There are only two Harry Potter movies I saw in theaters, Order of the Phoenix and Deathly Hallows Part 2. The first was back when Order of the Phoenix arrived, and I was completely lost, having not seen any of the movies before. I actually started watching the Harry Potter series at a friend’s house, where they planned a marathon of the first six movies around the time Part 1 released. I very much enjoyed the first two movies, but had to leave before they started the third because of work. It also meant that I didn’t see enough of the movies to feel comfortable watching Part 1 in theaters just yet. But I did watch the first six movies that week.
You could say I was kind of hooked after Prisoner of Azkaban.
Deathly Hallows Part 2 is the only movie in the series I watched in theaters, after watching every previous movie. My friend insisted on watching it in 3D IMAX. One could say that’s a serious upgrade from watching the first couple of movies on DVD.
Anyway, Deathly Hallows Part 1 and 2 were filmed back to back, and the filming took place for more than a year. While the first movie was described by both the production team and the cast as a down to earth, road movie, this one is described as “operatic, colourful and fantasy-oriented”, and a “big opera with huge battles.”
Since the first part didn’t take place at Hogwarts at all, this one makes up for it by not only having pretty much the entire second half taking place at the wizarding school, but featuring the series’ climactic battle there. Production Designer Stuart Craig spoke about the Battle of Hogwarts, saying “the great challenge is the destruction of Hogwarts. The sun rising behind the smoke … the massive remains of destroyed walls, the entrance hall, the entrance of the great hall, part of the roof of the Great Hall completely gone …” He also described it as an enjoyable challenge. I could imagine they had fun demolishing the sets they had been using for a decade specifically for the movie.
Another major sequence is a heist at the Gringotts Wizarding Bank. Thanks to having goblins as the bankers and tellers, they were able to exaggerate the size of the sets, which they also found enjoyable. In the vault they break into, there’s a bunch of treasure with a replicating curse, to trap and suffocate anyone who tries to steal anything. “We made literally thousands of pieces for it and vacuum metallized them to be shiny gold and silver.” They also built a floor that could rise, to give the treasure a swelling appearance when they started multiplying in the movie.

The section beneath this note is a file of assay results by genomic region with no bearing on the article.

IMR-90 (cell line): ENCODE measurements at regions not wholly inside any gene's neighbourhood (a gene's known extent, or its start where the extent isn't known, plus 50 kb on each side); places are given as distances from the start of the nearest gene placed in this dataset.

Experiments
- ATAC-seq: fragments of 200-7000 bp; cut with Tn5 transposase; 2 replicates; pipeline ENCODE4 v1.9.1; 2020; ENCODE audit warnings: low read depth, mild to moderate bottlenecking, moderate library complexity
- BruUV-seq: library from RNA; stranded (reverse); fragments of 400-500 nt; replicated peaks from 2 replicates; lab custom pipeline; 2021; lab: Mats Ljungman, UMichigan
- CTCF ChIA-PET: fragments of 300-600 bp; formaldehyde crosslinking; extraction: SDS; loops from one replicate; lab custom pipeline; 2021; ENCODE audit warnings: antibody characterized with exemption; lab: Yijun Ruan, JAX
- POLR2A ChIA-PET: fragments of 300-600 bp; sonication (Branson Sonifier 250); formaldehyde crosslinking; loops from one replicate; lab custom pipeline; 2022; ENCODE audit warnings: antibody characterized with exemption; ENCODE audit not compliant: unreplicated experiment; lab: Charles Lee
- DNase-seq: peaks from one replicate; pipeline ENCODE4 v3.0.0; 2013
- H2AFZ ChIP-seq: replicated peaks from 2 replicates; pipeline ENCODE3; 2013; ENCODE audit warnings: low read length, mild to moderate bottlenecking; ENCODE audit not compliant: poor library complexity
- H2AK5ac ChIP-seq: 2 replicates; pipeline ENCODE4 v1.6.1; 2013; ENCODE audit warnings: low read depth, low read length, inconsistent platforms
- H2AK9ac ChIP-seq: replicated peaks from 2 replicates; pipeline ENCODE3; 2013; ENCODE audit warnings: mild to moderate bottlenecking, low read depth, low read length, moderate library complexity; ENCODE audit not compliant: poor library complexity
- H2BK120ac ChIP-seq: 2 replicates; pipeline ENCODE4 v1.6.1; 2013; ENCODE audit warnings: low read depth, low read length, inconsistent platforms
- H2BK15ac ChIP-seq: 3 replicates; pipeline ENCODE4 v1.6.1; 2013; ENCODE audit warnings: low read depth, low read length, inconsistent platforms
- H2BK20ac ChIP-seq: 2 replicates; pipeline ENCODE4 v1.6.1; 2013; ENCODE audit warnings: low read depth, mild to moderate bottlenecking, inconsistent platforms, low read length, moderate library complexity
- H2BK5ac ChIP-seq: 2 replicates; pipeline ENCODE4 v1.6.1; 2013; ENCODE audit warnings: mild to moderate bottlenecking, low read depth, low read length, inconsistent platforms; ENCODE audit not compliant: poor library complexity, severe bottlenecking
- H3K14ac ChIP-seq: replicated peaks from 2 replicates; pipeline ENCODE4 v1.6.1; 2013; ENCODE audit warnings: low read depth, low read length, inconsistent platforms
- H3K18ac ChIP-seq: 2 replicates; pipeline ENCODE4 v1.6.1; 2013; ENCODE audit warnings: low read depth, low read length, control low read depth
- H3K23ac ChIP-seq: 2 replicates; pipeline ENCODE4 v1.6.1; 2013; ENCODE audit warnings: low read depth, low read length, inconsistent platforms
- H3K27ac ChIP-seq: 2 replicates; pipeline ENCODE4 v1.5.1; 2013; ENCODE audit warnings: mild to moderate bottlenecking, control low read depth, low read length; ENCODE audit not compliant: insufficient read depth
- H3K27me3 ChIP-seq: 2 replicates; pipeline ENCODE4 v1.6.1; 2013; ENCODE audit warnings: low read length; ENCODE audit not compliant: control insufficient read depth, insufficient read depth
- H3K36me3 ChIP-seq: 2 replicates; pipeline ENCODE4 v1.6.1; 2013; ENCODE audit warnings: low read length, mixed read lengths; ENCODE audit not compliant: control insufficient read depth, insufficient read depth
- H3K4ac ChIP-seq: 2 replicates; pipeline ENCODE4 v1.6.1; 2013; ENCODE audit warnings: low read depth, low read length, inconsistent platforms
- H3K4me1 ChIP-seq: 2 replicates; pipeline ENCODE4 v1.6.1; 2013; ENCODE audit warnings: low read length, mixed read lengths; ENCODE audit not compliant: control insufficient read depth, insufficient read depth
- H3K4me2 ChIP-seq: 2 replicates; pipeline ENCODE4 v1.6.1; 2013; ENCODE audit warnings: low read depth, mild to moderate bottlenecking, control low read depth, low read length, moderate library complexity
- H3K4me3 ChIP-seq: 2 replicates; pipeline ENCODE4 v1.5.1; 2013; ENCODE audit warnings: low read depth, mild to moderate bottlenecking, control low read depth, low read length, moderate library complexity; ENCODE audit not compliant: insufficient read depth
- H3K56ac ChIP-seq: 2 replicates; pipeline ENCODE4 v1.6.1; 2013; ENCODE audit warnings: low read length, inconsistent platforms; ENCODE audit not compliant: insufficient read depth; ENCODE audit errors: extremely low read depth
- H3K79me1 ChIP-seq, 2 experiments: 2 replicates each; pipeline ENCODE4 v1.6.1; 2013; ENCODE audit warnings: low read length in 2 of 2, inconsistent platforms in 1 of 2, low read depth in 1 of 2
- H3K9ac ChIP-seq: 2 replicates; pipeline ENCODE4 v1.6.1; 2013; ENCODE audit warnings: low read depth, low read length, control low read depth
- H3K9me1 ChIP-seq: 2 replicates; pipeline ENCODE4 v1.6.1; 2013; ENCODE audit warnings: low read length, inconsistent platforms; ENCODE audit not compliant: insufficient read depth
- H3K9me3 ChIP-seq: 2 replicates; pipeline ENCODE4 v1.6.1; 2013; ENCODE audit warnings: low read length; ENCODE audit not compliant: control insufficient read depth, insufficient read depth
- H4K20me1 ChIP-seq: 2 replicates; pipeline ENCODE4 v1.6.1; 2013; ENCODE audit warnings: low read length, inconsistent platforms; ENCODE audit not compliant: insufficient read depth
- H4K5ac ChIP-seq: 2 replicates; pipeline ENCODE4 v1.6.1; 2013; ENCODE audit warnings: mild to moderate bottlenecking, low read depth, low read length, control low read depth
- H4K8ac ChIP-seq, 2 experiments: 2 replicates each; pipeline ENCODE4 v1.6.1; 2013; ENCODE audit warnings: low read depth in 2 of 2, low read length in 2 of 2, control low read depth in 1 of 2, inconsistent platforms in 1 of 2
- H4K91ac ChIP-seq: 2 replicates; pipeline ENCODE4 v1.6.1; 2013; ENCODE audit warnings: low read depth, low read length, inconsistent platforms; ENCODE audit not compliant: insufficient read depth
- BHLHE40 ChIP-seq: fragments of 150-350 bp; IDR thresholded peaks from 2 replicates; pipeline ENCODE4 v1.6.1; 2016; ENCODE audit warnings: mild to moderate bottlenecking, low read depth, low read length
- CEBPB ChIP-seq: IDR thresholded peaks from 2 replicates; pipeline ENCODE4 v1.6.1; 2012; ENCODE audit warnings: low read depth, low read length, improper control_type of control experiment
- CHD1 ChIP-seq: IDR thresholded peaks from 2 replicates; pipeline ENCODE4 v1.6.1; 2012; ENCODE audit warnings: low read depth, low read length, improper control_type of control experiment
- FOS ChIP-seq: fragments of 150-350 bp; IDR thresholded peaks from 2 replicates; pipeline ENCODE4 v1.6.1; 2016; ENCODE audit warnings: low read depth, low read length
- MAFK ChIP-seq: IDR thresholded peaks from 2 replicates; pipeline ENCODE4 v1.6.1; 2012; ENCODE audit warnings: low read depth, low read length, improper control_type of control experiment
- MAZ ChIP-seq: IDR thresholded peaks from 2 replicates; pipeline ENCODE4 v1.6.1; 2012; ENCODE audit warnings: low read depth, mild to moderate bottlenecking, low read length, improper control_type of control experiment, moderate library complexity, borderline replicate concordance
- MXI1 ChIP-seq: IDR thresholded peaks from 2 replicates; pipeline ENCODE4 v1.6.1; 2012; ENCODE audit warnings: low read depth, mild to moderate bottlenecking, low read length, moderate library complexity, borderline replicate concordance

This movie also features the most complex CGI effects in the series, most notable with the Battle of Hogwarts. There’s a lot of magic flying around. There are magical barriers, lighting effects from curses being thrown around, CGI giants swinging around makeshift weapons the size of trees. And it all looks very good even today, at least partly thanks to relying on practical effects as much as possible.
Alexandre Desplat handled the soundtrack for both films. The first one very sparingly used themes from John Williams’ work in the first three movies, which makes sense from a thematic standpoint. This movie uses the Harry Potter themes a lot more, and with new compositions that fit the movie’s tone quite well. Of all the non-John Williams soundtracks in the series, I find this movie’s to be the most memorable. Desplat knows when to make things sound intense, the emotional moments in the soundtrack further enhance how dark this movie can get. I won’t show you a clip that includes the movie footage, but this is one theme I find particularly effective.
Of course there are also themes that are fun and adventurous, just like there are fun adventure moments in the movie. This soundtrack won the Film Composer of the Year award for Desplat, as well as nominations for Best Score Soundtrack for Visual Media at the Grammy Awards, the Satellite Awards, and several others.